|Avant-Garde, Black Metal, Punk
Release length: 47:14
Kingslayer starts off by reasserting the band’s Black Metal influence during “Dungeons Deep and Caverns Dim.” The introduction of cleaner chords with an icy touch hold a bit of a Folk atmosphere suited to that of running water before caving to some two-step Thrash Metal influence with charging riffs to make up the bridges leading to a sharper version of what started the track off foe the chorus. While the raspy vocals sound great, even a bit richer compared to the previous effort, the clean singing remains the same if not a bit louder. If you had an issue with this in the past, prepare to hear more of it as it does crop up quite often. But by the three minute mark, things do shift a bit. The pace slows from time to time, the guitars playing at a slightly faster tempo than the drums in some spots, even the music itself takes on more of a melancholic touch after the faster traditional Heavy Metal-esque guitar solo near the four minute mark. There’s even a Space Rock effect utilized and the song drones on, giving it an incredibly odd artistic, if not snobbish free-form hipster eeriness that is so different from what one might normally hear that it will actually chill you to the bone the first time you hear that minute long experience, throwing you off for the solid return to the main verse into chorus structure once more to wrap things up.
“Elric” starts off with riffs that sound like they are torn from a prom in the sixties, but the effects used make them sound simply vile. Sadly what follows sounds terribly off. The drums carry a consistent slower pace, but the guitars seem to be a second or two behind. Even when you reach the final bar of the passage at about a minute in you can hear what seems like a quick edit to try and line things up again. This odd clash isn’t limited to just the start, but the rest of the trudging music seems to flow a lot better and lacks any sudden jumps like mentioned earlier, even when going into and exiting the furiously tight guitar solo. “Kingslayer” is a little more restrained overall. The main verses are pretty hectic with a heavy dose of Thrash Metal thrown in, but some areas have a mid-tempo pace that screams fantastical themes of lords and ladies with a matching atmosphere and guitar solo. It’s not one of Norselaw‘s more unique tracks, but it’s still an engrossing extended performance that rounds out the five minute plus performances well.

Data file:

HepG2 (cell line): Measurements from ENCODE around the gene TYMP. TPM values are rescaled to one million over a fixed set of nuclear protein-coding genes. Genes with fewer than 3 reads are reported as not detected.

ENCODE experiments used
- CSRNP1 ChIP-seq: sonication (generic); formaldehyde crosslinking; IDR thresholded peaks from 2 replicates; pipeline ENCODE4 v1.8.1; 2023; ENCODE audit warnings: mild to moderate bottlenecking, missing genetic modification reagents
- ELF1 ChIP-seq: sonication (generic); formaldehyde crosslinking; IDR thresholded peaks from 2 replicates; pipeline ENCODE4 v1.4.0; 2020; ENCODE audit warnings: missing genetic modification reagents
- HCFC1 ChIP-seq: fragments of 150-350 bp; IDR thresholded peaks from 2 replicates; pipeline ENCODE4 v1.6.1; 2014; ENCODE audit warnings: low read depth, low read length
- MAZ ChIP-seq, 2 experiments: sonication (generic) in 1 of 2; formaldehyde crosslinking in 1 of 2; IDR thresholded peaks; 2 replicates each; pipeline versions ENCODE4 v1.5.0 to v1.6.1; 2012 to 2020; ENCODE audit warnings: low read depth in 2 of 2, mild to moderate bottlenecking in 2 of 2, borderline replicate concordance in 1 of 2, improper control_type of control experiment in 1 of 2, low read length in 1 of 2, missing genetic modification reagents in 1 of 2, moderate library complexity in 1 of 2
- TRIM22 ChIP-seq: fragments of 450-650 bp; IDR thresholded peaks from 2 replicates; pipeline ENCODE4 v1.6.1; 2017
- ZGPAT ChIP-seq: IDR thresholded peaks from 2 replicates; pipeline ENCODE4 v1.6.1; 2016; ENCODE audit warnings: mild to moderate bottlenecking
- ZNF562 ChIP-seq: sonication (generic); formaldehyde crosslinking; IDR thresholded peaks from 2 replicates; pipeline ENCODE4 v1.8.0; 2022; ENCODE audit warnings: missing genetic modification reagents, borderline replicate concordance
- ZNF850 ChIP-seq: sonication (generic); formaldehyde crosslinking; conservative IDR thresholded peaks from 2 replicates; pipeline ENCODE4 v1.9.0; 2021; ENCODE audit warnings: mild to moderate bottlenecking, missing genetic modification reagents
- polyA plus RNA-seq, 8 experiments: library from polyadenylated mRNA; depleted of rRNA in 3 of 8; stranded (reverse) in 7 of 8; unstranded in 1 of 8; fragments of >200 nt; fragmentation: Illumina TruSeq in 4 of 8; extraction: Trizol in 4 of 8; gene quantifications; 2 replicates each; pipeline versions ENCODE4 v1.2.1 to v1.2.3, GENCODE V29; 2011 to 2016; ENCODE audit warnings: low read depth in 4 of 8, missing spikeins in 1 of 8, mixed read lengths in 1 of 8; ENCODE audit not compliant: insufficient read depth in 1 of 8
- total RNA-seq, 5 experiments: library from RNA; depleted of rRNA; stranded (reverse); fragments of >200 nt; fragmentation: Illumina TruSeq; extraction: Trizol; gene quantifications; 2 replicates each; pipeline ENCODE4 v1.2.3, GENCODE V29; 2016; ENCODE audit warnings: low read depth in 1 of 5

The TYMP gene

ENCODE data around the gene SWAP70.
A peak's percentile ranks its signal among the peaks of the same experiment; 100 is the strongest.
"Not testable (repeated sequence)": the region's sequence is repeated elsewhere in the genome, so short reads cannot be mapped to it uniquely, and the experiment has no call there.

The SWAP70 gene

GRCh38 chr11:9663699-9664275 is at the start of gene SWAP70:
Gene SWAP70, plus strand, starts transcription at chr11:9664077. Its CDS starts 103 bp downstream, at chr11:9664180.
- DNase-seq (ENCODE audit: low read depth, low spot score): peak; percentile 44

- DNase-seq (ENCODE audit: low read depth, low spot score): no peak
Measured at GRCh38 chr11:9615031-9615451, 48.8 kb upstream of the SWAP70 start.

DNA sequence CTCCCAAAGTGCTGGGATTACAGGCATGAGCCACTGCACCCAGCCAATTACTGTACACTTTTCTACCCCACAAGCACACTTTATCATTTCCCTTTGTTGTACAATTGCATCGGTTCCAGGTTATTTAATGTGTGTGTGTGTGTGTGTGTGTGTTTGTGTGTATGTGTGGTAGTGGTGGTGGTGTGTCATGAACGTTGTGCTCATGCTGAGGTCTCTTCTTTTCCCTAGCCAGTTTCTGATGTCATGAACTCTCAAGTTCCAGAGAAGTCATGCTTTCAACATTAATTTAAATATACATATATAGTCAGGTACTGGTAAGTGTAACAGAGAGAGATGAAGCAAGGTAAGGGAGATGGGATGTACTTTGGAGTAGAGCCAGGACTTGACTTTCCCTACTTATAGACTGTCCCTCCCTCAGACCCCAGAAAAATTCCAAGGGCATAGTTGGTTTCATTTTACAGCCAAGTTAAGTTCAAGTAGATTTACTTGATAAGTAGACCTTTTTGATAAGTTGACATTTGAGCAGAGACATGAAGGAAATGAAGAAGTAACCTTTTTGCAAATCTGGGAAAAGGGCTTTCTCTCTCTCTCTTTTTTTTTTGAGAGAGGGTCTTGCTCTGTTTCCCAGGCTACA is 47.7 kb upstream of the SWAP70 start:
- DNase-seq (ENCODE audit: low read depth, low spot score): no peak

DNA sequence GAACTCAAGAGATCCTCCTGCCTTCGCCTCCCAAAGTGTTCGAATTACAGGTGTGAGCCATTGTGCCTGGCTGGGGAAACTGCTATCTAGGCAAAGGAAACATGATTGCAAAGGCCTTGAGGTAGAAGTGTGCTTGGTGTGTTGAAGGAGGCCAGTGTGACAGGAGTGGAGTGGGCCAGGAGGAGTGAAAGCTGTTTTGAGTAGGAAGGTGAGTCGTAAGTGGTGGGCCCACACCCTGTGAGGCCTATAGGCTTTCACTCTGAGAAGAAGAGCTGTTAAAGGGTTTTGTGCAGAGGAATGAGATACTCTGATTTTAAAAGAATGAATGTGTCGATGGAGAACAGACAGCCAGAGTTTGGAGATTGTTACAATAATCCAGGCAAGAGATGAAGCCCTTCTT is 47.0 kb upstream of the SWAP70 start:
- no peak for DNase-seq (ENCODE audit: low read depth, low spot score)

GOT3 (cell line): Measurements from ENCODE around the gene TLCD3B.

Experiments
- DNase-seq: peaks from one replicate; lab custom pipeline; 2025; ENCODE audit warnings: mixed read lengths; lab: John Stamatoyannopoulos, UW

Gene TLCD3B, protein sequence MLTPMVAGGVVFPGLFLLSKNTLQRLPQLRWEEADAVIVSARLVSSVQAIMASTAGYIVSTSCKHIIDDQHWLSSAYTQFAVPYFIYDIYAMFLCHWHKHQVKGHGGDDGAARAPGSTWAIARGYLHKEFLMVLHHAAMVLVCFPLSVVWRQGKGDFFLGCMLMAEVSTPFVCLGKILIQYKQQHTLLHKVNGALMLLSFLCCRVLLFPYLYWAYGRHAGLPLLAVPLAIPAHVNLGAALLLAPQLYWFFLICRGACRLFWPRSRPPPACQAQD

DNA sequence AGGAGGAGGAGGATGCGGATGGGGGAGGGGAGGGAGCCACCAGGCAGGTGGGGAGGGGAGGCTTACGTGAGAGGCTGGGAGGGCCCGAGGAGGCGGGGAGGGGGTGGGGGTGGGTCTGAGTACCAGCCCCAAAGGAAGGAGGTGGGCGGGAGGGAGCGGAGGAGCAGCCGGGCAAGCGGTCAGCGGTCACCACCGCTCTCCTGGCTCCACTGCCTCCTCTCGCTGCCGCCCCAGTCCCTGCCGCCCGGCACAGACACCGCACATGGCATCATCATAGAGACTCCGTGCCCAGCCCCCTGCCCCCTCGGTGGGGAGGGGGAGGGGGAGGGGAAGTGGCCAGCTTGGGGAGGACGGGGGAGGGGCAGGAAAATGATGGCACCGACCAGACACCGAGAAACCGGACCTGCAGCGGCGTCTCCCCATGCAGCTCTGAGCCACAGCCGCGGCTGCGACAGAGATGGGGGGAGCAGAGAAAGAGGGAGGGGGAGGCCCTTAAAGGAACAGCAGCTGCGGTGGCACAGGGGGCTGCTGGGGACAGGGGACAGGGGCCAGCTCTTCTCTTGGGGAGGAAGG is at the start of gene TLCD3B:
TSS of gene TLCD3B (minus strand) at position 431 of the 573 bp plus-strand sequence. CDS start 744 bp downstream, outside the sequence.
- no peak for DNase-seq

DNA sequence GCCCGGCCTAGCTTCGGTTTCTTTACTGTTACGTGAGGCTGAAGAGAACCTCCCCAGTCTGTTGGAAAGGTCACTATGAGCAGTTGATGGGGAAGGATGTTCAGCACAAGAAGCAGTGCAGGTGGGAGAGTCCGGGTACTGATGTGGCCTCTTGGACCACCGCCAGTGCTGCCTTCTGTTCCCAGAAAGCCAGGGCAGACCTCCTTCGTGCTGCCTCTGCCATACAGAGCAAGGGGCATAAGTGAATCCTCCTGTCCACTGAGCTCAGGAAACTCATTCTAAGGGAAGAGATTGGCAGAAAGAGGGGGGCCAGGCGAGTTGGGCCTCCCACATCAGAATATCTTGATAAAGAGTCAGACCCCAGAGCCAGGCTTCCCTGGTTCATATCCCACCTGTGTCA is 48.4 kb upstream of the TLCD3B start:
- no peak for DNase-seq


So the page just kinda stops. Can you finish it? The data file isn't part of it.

While those three tracks do sum up much of what you will experience on Kingslayer, there’s still plenty more to discover. “Ice Palace” finds the bass playing an important role against the catchy drum rhythm and additional keyboards have when it comes to pushing the seventies Rock groove that makes up the bulk of the track. The rest, however, ends up a cluttered mess of Mercyful Fate grade Heavy Metal and tight paced aggression meant to build the tension prior to it and a conclusion that sounds like the leads from “Alice in Hell” by Annihilator. “Dragon Rising” has a very dark and twisted presence all around, especially with the distorted bell ringing effects that hit before the catchy Jimmy Hendrix-esque bass groove for the chorus. And then there’s “Over and On” which finds a really low buzzing in the verses with a very upbeat Progressive tone that matches the harsher vocals and softer falsettos, leading to a truly infectious Hard Rock laced Heavy Metal chorus and technical solo at the three minute mark.